Of these spirits, the most important is “Nyanko-sensei,” a very powerful spirit who normally takes the form of an overweight cat (a form which can be seen even by normal humans). He claims he’s just hanging around until some youkai eats Natsume, so he can then lay claim to the Book of Friends. But it’s obvious he’s come to care for his human charge a great deal.

While Nyanko-sensei's real form (seen above) is far more impressive, he spends most of his time in cat form serving as comic relief. It's a good thing I like cats

Much of Natsume Yuujinchou has an episodic flavor, a “monster of the week” format where the monster is helped and not defeated. At its heart, though, the show is about Natsume developing and maturing as a person, and coming to form deep and lasting friendships with both spirits and humans. We see in the course of his encounters how Natsume learns to open up and let others into his life. It’s not over-the-top melodrama or massive dolloping of teenage angst. It’s just slow, character-driven story lines done at a soothing slice-of-life pace. Except when a youkai tries to eat Natsume.

Slow-moving character development and episode by episode tales of Natsume helping youkai (or occasionally humans) with problems won’t be to everyone’s taste. But the stories are well-crafted, the applications Natsume gains from his work meaningful and not cliche, and the overall “spirit” of the show quite refreshing. This is show which places a premium on the protagonist and his experiences. To the extent that you can identify with them, it has plenty of appeal.

The only human relationship that gets explored this episode is the one Natsume has with his adoptive parents, for whom he will do anything to protect from the spirit world

Unfortunately, the premiere episode of the third season doesn’t quite capture the charms of the show. There’s too much effort to reestablish basic concepts for new viewer, like the importance of Natsume’s growing human connections, the contrast this forms with his grandmother Reiko, the fact that youkai are can be both dangerous and benevolent, etc. This felt like an episode trying to be too many things at once, and the conflicts and characters seemed a bit too forcibly introduced.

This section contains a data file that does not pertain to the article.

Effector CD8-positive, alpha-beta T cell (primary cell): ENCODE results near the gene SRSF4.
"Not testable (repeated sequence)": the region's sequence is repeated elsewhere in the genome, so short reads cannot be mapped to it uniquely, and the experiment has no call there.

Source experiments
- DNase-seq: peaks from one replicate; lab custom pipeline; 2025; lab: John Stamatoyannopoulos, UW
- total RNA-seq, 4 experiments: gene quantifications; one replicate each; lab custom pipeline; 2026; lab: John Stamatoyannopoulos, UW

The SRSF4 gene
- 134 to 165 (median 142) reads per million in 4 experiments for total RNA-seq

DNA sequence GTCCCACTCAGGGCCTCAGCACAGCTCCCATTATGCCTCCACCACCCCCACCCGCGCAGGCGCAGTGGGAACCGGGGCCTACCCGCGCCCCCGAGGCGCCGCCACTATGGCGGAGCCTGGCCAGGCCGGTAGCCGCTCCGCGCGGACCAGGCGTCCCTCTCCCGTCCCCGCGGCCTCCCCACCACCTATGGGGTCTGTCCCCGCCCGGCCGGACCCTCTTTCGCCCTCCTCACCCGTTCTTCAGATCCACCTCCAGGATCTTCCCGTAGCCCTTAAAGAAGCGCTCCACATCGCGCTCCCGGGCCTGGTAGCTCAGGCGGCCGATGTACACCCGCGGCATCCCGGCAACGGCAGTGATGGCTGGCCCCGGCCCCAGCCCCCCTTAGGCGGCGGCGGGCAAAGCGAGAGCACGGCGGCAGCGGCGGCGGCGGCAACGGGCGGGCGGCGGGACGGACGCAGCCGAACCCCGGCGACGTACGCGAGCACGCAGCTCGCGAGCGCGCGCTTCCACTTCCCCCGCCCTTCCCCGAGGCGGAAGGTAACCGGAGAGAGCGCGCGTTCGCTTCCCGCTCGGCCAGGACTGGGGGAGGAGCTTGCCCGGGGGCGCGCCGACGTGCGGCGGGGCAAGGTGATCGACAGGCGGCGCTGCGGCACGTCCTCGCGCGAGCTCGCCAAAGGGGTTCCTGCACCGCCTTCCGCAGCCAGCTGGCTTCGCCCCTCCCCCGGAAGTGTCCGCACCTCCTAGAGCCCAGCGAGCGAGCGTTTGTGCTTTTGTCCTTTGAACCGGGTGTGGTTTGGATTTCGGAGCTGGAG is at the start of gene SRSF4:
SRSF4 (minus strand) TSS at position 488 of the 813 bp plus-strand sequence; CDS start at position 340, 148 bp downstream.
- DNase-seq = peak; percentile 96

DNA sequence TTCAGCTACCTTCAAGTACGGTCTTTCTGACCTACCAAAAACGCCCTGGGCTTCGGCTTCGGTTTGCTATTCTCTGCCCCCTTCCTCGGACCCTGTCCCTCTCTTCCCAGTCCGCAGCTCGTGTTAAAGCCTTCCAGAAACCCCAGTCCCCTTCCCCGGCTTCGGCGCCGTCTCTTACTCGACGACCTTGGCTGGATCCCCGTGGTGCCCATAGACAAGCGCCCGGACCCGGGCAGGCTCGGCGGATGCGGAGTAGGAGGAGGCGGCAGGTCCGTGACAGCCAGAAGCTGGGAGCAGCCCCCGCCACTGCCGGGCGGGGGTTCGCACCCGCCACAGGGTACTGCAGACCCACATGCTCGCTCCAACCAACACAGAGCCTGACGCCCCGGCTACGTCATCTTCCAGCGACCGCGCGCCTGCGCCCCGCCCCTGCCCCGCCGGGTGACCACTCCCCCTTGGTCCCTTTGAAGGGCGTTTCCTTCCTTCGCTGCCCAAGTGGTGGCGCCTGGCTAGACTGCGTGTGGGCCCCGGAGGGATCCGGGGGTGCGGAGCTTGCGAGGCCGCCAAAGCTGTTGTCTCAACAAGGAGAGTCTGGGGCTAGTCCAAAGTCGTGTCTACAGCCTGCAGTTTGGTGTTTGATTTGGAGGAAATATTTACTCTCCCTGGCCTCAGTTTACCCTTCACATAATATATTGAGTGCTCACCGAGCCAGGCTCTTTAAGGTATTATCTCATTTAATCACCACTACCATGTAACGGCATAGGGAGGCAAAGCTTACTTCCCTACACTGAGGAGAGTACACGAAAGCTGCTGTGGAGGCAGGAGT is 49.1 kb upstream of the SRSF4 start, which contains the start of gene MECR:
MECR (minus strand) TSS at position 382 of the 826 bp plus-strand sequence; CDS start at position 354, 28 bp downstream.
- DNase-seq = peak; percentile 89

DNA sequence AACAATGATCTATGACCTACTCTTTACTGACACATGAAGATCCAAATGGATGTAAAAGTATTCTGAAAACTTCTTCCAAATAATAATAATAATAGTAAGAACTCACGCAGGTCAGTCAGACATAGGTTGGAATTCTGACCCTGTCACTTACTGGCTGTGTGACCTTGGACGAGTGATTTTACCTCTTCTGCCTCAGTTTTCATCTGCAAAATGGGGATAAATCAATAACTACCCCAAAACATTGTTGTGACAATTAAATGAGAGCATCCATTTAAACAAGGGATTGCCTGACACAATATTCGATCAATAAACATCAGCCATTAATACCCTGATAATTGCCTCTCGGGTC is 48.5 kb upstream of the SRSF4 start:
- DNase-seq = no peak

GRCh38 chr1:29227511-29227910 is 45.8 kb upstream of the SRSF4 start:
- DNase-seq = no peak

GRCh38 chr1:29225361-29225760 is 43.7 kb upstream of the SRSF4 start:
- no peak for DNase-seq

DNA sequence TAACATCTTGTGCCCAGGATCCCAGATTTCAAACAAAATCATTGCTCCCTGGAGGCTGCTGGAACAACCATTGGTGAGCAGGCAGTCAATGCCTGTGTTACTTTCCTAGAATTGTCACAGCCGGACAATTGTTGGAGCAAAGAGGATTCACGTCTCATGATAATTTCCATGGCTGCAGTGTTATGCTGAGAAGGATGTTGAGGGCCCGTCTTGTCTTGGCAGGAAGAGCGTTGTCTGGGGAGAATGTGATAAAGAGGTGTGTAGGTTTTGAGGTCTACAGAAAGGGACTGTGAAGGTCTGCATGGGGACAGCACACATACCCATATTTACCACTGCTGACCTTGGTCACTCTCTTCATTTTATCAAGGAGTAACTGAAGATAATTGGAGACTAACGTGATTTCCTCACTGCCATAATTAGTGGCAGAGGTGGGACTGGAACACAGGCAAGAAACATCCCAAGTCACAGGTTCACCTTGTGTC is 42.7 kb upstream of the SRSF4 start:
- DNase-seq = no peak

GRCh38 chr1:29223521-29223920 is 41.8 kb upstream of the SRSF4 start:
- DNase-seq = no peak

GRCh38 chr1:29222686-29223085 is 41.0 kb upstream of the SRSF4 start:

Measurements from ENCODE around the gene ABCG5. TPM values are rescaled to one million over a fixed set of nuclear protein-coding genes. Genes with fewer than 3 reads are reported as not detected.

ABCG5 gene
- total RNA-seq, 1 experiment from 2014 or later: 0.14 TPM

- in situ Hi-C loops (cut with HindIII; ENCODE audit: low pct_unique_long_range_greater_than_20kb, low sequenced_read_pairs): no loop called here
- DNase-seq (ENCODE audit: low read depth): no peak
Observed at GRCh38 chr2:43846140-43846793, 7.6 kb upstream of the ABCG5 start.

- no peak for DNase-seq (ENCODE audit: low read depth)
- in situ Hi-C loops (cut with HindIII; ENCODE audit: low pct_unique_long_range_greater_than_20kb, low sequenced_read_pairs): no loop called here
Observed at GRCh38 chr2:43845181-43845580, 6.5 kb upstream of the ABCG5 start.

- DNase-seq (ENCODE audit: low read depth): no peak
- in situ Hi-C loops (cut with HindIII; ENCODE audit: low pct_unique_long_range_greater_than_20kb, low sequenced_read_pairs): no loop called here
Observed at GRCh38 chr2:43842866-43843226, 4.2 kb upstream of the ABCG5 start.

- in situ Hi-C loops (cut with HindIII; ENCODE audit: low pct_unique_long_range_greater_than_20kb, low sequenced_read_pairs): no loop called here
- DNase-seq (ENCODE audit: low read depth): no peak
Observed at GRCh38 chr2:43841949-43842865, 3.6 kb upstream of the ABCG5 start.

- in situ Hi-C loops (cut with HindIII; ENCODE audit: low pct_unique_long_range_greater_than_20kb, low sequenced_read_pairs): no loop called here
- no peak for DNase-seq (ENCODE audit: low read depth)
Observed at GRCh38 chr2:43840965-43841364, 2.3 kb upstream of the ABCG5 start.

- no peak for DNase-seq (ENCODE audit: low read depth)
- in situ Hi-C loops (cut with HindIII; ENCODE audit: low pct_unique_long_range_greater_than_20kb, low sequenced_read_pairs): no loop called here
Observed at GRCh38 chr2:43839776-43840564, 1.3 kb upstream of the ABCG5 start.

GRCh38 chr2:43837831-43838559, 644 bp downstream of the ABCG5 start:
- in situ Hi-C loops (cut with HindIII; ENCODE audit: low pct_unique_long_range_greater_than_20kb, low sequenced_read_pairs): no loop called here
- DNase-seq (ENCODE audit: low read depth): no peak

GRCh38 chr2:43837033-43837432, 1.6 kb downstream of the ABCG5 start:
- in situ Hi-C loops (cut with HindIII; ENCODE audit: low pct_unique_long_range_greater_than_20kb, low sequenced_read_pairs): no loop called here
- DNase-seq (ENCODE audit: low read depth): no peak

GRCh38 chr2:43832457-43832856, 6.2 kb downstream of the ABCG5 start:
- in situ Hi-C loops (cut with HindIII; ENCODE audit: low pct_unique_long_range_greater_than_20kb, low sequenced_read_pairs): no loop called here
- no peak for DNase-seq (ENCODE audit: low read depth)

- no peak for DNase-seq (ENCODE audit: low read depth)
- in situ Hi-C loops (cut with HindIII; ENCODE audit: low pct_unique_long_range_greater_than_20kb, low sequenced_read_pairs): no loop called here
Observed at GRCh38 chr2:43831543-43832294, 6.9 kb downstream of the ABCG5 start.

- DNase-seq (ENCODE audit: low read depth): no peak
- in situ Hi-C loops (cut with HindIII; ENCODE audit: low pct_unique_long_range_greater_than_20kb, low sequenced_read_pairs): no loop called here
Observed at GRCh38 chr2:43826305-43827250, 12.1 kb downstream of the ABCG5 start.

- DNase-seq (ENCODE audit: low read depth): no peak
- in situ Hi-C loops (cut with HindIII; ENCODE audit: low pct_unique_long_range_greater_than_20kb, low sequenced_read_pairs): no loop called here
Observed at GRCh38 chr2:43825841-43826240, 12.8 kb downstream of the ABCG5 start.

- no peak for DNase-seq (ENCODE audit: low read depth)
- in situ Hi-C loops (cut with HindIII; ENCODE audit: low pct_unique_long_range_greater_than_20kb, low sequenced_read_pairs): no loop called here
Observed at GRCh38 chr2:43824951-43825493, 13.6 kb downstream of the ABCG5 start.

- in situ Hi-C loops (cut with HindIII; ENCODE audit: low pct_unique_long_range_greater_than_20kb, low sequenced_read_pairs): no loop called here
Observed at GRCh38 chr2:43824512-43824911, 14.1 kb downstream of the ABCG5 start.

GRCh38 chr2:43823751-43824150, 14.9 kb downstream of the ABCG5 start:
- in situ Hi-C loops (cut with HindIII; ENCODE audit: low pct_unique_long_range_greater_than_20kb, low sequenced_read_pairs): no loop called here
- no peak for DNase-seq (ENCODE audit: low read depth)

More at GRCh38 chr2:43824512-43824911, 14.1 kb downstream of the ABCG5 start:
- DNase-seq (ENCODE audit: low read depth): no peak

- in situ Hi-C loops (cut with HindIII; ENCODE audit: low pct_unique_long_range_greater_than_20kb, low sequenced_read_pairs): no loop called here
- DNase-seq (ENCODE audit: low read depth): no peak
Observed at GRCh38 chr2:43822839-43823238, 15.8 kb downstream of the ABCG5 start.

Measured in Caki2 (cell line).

That false start will hardly keep me from following the series. Natsume Yuujinchou isn’t a show that antiotaku will cover, mainly because writing a 900+ word posts on the incremental developments Natsume makes through his latest supernatural encounter is far too daunting a prospect. But while this isn’t a show that benefits from extended commentary, it is one which provides a unique and ultimately uplifting experience. My advice is to start with the original premiere and see what you think.

This particular episode's plot is how Reiko mistook a youkai for a human for a long time, while the youkai mistook Reiko for a spirit. Clearing up the confusion didn't do much for Reiko's mood

You can watch the new season, and both old ones, here. Given each season is only thirteen episodes long, it won’t be too difficult to start at the beginning—and it will be worth it.